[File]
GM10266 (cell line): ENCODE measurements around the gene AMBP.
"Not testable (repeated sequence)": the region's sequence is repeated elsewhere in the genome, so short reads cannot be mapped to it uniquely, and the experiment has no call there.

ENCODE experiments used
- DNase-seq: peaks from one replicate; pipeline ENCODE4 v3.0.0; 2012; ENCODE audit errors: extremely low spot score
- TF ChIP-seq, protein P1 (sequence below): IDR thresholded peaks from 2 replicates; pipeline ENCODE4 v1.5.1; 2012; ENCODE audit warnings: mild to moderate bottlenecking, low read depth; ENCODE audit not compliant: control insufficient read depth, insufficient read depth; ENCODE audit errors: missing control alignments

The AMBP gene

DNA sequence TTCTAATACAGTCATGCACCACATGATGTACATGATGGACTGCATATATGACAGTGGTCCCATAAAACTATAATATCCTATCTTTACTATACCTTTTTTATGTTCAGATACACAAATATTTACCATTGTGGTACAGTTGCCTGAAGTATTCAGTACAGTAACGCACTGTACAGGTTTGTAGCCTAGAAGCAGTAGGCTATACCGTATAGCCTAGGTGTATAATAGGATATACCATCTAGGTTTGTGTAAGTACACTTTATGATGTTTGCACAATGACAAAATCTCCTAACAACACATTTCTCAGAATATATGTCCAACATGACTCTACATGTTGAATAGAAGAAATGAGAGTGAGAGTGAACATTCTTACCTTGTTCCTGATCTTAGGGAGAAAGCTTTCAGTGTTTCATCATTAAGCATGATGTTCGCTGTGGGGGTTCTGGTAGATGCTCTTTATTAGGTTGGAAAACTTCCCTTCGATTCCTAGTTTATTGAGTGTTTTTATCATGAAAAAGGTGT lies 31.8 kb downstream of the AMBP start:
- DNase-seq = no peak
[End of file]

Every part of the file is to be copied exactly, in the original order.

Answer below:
GM10266 (cell line): ENCODE measurements around the gene AMBP.
"Not testable (repeated sequence)": the region's sequence is repeated elsewhere in the genome, so short reads cannot be mapped to it uniquely, and the experiment has no call there.

ENCODE experiments used
- DNase-seq: peaks from one replicate; pipeline ENCODE4 v3.0.0; 2012; ENCODE audit errors: extremely low spot score
- TF ChIP-seq, protein P1 (sequence below): IDR thresholded peaks from 2 replicates; pipeline ENCODE4 v1.5.1; 2012; ENCODE audit warnings: mild to moderate bottlenecking, low read depth; ENCODE audit not compliant: control insufficient read depth, insufficient read depth; ENCODE audit errors: missing control alignments

The AMBP gene

DNA sequence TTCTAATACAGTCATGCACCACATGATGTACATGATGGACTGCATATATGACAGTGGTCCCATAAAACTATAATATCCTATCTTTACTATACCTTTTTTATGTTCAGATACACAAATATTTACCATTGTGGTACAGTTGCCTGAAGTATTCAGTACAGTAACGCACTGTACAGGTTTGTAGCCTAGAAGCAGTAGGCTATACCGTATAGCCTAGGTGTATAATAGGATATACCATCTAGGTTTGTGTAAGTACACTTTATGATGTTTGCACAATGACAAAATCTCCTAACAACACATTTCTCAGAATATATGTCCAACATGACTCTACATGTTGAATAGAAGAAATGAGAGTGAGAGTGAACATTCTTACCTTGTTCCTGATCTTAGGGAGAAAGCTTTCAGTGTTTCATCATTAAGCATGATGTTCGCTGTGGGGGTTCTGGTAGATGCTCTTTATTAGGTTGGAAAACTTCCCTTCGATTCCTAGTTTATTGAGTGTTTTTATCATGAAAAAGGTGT lies 31.8 kb downstream of the AMBP start:
- DNase-seq = no peak